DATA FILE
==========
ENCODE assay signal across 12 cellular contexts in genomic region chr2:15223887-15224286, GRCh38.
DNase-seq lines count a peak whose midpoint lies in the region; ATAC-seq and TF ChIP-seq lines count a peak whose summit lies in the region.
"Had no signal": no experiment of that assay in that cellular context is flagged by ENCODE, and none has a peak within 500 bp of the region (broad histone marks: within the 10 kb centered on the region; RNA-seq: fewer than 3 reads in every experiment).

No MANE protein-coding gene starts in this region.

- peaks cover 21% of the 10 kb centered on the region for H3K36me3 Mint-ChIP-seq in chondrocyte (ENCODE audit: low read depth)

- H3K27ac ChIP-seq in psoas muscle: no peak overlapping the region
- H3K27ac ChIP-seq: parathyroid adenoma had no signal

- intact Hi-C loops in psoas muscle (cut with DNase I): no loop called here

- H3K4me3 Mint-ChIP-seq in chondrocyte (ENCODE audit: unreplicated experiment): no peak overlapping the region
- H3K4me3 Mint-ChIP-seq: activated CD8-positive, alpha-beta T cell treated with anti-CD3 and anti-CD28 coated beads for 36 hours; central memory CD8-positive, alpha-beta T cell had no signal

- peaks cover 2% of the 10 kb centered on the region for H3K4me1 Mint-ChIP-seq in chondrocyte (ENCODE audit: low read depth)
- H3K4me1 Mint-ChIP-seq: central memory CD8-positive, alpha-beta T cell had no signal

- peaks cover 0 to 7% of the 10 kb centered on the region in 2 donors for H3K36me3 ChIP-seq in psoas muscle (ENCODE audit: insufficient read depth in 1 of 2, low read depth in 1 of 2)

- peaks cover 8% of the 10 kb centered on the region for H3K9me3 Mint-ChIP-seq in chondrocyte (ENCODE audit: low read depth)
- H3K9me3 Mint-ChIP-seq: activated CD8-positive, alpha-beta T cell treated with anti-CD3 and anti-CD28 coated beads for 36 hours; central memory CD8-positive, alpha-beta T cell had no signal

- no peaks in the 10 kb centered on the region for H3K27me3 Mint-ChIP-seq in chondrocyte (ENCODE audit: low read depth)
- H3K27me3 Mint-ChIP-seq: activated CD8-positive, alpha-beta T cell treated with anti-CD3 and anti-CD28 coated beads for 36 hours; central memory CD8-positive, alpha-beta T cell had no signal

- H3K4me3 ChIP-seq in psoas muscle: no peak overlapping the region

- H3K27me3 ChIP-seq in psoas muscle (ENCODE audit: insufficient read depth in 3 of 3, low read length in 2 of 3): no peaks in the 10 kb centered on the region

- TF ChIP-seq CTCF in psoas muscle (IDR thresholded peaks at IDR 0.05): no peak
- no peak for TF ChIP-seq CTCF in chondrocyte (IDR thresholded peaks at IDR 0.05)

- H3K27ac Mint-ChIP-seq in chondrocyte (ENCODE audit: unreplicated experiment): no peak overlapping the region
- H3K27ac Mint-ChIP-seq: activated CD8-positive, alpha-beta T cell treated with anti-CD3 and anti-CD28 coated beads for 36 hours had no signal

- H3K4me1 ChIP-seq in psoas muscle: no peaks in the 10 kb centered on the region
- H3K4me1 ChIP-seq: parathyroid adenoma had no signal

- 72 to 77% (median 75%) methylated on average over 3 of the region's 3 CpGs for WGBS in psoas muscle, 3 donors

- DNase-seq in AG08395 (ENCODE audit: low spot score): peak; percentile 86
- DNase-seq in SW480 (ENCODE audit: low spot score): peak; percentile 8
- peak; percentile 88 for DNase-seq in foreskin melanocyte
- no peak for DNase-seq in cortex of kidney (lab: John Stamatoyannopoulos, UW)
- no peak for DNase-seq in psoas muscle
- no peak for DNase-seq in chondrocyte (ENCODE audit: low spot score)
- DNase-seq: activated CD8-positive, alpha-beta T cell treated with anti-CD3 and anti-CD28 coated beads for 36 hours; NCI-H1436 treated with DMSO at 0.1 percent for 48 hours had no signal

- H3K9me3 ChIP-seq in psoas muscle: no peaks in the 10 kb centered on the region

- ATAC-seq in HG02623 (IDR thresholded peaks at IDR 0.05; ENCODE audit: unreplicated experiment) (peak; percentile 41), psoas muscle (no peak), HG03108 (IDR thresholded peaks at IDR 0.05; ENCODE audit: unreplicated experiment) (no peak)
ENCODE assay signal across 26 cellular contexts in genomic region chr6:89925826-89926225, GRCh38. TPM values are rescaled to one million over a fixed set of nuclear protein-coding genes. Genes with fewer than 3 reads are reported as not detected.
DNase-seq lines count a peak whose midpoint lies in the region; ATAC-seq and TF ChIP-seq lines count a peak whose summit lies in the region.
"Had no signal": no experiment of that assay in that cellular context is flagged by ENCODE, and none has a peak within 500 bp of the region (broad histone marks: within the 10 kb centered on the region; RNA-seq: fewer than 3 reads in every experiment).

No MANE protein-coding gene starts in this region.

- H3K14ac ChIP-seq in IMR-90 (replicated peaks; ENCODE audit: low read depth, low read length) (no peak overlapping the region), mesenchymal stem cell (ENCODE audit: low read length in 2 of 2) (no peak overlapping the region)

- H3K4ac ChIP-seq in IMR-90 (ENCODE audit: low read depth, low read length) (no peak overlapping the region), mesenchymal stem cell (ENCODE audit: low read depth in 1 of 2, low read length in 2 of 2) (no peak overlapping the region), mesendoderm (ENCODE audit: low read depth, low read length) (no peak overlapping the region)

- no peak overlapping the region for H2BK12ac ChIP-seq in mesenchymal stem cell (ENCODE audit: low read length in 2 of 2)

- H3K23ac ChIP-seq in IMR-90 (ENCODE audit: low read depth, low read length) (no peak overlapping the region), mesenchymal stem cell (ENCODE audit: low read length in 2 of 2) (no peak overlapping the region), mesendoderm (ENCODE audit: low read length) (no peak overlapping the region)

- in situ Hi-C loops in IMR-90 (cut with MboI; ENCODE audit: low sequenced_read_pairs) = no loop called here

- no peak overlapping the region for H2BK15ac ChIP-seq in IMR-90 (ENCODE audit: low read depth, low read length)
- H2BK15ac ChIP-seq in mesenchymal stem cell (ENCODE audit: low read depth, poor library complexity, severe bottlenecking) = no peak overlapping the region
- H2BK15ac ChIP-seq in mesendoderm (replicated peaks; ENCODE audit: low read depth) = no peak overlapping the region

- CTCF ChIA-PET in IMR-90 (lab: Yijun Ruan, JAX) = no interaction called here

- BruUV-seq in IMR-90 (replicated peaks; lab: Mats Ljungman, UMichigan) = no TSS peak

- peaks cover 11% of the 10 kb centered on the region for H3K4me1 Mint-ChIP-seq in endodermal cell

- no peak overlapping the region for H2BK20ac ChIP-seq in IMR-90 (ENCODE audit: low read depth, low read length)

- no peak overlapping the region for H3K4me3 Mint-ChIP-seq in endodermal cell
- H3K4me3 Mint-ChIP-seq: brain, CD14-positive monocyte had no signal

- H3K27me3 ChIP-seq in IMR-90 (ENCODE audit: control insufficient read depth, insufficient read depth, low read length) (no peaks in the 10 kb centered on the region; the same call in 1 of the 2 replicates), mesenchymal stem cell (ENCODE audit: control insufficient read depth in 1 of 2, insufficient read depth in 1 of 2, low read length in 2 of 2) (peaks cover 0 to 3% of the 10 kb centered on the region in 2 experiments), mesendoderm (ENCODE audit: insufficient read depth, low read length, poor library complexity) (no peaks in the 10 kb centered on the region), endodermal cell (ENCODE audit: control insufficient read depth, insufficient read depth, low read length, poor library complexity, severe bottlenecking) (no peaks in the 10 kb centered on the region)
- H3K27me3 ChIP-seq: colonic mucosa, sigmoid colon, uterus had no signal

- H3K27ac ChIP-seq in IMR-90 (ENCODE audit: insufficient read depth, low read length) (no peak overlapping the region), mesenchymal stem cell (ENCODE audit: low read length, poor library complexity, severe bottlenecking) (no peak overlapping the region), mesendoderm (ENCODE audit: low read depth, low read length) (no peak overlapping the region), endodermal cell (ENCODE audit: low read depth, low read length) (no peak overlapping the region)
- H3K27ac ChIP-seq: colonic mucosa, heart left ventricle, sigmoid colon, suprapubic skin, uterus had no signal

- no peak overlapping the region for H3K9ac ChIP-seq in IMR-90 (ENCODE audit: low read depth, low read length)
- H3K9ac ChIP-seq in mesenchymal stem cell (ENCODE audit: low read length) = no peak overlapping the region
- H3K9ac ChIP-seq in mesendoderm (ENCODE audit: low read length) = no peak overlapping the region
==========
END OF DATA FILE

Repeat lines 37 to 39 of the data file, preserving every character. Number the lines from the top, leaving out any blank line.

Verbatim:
DNase-seq lines count a peak whose midpoint lies in the region; ATAC-seq and TF ChIP-seq lines count a peak whose summit lies in the region.
"Had no signal": no experiment of that assay in that cellular context is flagged by ENCODE, and none has a peak within 500 bp of the region (broad histone marks: within the 10 kb centered on the region; RNA-seq: fewer than 3 reads in every experiment).

No MANE protein-coding gene starts in this region.